Russia’s invasion of Ukraine has been the centrepoint of recent conversations with various sanctions being issued against Russia and overwhelming support for Ukraine’s sovereignty. However, the strenuous relationship between both countries has been lingering for the better part of various decades.
After the fall of what was the Soviet Union, Ukraine declared independence in late 1991. Canada itself has historical relations with Ukraine, the former being the first Western nation to recognize Ukraine’s independence. Both countries set up embassies in their respective countries in 1992 and have been in a Free-Trade agreement since 2017.
As of 2016, Canada is home to an estimated 1.3 million persons of full or partial Ukrainian descent.
On March 3, York President Rhonda Lenton put out a statement condemning the violence brought on by Russia’s attacks and took a stance of solidarity for the citizens of Ukraine and others who have been affected.
“York supports all diplomatic efforts to achieve peace, security, and democracy, both in Ukraine and countries around the world experiencing violence and division.”
Lenton’s statement also acknowledged that York has reached out to students with Ukrainian and Russian citizenship individually to offer assistance for those facing persecution or dealing with personal grievances and concerns regarding the war.
Whilst approximately 2.6 millions Ukrainians have managed to cross into Polish, Moldovian, Hungarian, and Slovakian borders, there have been numerous incidents and accusations of mistreatment toward people of colour who are attempting to flee Ukraine.
Professor Jennifer Hyndman of York’s Faculty of Environmental and Urban Change, whose work and research focuses on the geopolitical aspects of refugee displacement and diaspora communities in Canada, speaks on Canada’s potential welcoming of Ukrainian refugees. She feels “the desire to respond and provide the protection is prevailing” and is confident that Canada has the capacity and the means to assist those of all backgrounds.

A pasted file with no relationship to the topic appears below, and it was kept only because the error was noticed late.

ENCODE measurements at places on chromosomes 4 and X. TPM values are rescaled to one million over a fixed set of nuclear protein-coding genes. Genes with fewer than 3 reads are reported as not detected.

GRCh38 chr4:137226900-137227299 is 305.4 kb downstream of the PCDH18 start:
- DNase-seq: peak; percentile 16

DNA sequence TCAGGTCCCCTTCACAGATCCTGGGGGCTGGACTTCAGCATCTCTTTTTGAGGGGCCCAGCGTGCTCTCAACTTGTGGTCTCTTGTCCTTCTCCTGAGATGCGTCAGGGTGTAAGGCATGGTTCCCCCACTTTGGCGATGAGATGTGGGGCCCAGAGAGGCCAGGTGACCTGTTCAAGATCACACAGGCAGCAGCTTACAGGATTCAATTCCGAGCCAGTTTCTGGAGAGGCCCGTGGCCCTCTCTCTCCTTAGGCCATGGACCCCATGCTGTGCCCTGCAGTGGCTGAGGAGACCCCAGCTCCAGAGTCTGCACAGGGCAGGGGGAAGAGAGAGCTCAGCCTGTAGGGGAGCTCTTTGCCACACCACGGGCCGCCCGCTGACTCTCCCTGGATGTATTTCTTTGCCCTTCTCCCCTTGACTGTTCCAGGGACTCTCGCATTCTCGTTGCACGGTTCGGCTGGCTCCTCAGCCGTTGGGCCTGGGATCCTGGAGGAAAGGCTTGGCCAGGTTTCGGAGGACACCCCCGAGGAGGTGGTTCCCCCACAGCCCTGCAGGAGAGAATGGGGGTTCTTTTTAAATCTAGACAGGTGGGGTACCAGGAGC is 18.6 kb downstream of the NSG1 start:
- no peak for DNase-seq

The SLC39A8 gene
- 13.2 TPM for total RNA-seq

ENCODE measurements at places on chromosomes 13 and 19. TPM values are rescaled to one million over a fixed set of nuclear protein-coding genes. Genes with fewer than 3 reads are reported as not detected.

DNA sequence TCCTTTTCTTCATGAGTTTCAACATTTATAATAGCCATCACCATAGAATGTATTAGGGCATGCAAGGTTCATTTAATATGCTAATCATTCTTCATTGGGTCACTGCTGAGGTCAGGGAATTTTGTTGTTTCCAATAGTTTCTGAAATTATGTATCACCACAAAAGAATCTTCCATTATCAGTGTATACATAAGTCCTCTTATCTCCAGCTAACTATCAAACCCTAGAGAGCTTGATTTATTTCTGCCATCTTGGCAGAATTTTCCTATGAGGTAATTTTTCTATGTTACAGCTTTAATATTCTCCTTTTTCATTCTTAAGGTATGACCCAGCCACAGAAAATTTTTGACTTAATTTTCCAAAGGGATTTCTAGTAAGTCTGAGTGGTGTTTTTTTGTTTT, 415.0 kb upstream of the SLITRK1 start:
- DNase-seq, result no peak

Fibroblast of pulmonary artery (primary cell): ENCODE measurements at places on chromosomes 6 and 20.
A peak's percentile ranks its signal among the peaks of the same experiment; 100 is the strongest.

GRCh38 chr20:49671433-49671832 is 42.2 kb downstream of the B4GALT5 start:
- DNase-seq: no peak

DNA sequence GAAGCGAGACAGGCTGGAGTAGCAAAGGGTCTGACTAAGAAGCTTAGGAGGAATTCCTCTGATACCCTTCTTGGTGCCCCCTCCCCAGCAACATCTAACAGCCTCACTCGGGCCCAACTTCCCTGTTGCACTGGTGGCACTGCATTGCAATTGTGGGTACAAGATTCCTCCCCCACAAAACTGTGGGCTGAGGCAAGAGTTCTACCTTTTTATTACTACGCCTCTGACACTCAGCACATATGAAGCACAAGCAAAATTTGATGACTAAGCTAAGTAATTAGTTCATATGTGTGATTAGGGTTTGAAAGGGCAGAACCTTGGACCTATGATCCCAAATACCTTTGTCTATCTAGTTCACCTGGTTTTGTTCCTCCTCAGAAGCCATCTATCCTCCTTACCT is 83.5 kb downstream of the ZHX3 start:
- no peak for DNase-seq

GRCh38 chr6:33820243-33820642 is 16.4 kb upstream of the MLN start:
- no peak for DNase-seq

“We can expand services if there’s funds to do so — the Trudeau government has announced some significant funding for that. We can become prepared if we’re not already there.”
Hyndman also feels that people should step up (particularly leaders in the European Union) and create space to help those who have faced discrimination when escaping the violent environments of Ukraine and maintains that those individuals should not “fall through the cracks.” Hyndman did, however, applauds Canada’s efforts to offer “unprecedented protection pathways” to help those who have been affected by Russia’s attacks.
An advocate for helping refugees of all backgrounds, Hyndman hopes that said efforts are applied “equitably and fairly” to other refugee groups, particularly noting Afghans who have faced similar conflicts in 2021.
“We need to remember and to track those other refugees who have been waiting. In many respects, it’s those who are more invisibilized and less urgent in our view, that we need to pay attention to.”
On March 11, Prime Minister Justin Trudeau vowed to pledge $117 million to help bring additional Ukrainian refugees into Canada during a conference with Polish President Andrzej Duda. Both leaders also condemned President Putin’s actions, with Duda calling it ‘genocide.’